Eyecare Tips

Massachusetts House, Senate Reject Governor's Proposed Changes To Bill Supporting Human Embryonic Stem Cell Research

June 20, 2017

The Massachusetts House and Senate on Thursday by "large margins" rejected Gov. Mitt Romney's (R) four proposed changes to a bill... (SB 2039) that would support human embryonic stem cell research in the state, the Boston Globe reports (Greenberger, Boston Globe, 5/20). The Massachusetts House earlier this month approved the bill, which also would allow human cloning for research purposes but ban human cloning for the purpose of reproduction. The measure -- which was approved last month by the state Senate -- would eliminate the requirement that scientists engaged in stem cell research obtain approval from the local district attorney and instead give the state Department of Public Health some regulatory controls over the research. The bill also would establish a 15-member biomedical research advisory council, which would hold public meetings, advise legislators on the research in an annual report and investigate whether women should be compensated for donating their eggs.

Romney Amendments
Rather than vetoing the bill, Romney proposed that the Legislature make four amendments to the measure. One amendment would have banned scientists from cloning human cells. Another amendment would have changed the bill's definition to say life begins at fertilization. The bill currently says that life begins when an embryo is implanted in a woman's uterus, a definition that supports scientists' arguments that creating embryos for research is not experimenting on actual human life because the embryos are not implanted in a woman's uterus. Romney also proposed closing a loophole in the bill that he said would allow laboratory personnel to create embryos for their own research. The measure currently would ban donating embryos for research, but Romney said lab personnel would be able to create their own embryos because they technically would not be donating those embryos to themselves. In addition, Romney proposed further restricting payments for eggs by allowing women who donate to be paid only for direct medical expenses, such as medical care or transportation, and not for their time or discomfort (Kaiser Daily Reproductive Health Report, 5/13).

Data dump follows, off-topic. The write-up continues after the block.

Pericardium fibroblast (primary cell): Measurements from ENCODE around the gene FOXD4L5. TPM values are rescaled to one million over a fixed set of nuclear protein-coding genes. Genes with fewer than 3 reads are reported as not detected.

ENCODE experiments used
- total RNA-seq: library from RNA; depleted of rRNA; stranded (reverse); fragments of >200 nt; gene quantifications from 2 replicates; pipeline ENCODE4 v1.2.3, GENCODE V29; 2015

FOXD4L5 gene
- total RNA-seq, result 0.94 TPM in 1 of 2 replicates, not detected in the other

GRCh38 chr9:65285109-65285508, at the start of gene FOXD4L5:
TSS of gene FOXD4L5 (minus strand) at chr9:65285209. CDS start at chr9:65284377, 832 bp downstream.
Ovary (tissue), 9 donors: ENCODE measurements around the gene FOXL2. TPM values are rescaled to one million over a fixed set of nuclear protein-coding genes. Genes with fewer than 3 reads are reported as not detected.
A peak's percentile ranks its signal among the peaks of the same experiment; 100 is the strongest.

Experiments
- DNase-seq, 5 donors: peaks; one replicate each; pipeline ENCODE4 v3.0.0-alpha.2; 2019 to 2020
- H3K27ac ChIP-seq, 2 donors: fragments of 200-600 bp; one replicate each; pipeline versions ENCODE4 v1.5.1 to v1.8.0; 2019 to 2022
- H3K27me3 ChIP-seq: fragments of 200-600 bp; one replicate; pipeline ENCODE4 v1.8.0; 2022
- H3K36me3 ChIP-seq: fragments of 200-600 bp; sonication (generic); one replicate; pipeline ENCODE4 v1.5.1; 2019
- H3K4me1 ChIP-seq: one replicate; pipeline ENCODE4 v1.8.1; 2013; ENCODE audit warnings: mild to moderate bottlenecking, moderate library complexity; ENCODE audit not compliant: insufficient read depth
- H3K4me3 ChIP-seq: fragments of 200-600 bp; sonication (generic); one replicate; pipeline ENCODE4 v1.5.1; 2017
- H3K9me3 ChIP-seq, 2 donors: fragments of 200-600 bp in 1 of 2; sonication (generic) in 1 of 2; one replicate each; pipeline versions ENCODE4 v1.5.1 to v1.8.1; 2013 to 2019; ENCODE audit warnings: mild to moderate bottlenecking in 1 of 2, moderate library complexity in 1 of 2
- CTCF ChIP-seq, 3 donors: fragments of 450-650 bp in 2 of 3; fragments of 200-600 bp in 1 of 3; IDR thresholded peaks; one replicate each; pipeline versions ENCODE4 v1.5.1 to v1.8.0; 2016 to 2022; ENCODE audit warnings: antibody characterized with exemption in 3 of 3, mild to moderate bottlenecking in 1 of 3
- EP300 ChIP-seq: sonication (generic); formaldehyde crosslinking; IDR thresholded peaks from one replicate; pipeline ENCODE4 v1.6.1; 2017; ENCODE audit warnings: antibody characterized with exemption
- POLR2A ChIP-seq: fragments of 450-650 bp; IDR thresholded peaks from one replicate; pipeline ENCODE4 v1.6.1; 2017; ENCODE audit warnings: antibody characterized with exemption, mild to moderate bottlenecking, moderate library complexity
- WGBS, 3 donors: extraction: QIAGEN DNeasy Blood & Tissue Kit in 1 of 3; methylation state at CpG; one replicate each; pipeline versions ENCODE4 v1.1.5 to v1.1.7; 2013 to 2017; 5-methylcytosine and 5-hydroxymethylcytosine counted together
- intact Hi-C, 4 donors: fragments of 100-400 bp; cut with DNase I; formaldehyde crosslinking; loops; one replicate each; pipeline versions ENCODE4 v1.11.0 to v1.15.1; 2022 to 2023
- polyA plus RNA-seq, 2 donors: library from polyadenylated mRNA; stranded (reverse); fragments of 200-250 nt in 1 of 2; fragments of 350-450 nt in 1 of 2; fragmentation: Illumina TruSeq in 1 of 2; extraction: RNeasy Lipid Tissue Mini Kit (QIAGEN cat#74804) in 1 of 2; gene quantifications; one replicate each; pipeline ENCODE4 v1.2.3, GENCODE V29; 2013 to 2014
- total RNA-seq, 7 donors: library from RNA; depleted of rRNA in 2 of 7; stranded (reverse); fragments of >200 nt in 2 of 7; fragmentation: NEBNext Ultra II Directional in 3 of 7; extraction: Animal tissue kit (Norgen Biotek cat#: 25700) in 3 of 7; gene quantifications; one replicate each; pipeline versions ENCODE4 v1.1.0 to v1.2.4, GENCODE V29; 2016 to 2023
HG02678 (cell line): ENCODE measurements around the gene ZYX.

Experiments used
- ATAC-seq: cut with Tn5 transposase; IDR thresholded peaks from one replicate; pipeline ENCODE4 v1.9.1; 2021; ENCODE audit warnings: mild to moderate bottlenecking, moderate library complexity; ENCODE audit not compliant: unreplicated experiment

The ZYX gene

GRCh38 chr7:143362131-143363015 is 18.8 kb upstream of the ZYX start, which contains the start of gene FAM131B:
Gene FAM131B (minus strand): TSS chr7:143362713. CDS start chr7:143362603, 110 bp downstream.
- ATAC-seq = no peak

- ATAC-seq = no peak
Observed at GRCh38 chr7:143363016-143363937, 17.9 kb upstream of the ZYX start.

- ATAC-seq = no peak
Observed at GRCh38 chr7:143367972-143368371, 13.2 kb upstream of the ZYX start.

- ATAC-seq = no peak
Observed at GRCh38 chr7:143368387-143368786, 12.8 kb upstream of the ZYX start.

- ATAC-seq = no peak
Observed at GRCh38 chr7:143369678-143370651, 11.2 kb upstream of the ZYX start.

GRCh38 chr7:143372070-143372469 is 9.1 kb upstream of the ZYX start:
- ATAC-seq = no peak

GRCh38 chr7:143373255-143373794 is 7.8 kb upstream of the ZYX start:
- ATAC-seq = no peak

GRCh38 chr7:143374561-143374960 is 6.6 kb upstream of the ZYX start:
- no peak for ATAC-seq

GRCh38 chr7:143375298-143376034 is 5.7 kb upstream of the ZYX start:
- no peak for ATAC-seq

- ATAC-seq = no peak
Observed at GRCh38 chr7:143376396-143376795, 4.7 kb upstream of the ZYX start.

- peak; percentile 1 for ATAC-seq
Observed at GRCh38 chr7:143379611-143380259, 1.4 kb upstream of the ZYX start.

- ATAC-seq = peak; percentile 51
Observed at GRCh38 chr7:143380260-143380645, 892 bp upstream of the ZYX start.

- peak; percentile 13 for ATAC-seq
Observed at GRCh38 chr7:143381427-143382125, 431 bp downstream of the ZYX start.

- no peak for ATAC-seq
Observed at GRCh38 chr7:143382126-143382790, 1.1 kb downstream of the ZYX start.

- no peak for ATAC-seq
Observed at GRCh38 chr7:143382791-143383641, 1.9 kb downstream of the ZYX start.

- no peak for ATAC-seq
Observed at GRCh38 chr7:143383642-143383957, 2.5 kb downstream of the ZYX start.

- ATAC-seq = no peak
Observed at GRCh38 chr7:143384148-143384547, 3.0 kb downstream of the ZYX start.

House, Senate Reject Amendments
Both the House and Senate rejected all four of Romney's proposed amendments and sent the bill back to the governor in its original form, according to the AP/Boston Globe. Although there was more support for Romney's proposed changes in the House, there still appears to be enough support for the original bill to override a veto, according to the AP/Globe (LeBlanc, AP/Boston Globe, 5/19). According to three unnamed state senators, state Senate President Robert Travaglini (D) initially agreed to adopt the proposed amendment restricting payment for women donating eggs and the amendment that would have banned laboratory personnel from creating embryos for their own research, according to the Globe. However, Travaglini "reversed course" after Romney's chief spokesperson criticized the Senate's budget, according to the Globe. Julie Teer, a Romney spokesperson, said that the governor would veto the bill, adding, "Governor Romney is a strong supporter of stem cell research, but he will veto this particular bill because it contains very serious flaws and crosses very serious ethical boundaries" (Boston Globe, 5/20).

"Reprinted with permission from kaisernetwork kaisernetwork. You can view the entire Kaiser Daily Reproductive Health Report, search the archives, or sign up for email delivery at www.kaisernetwork/dailyreports/repro The Kaiser Daily Reproductive Health Report is published for kaisernetwork, a free service of The Henry J. Kaiser Family Foundation . 2005 Advisory Board Company and Kaiser Family Foundation. All rights reserved.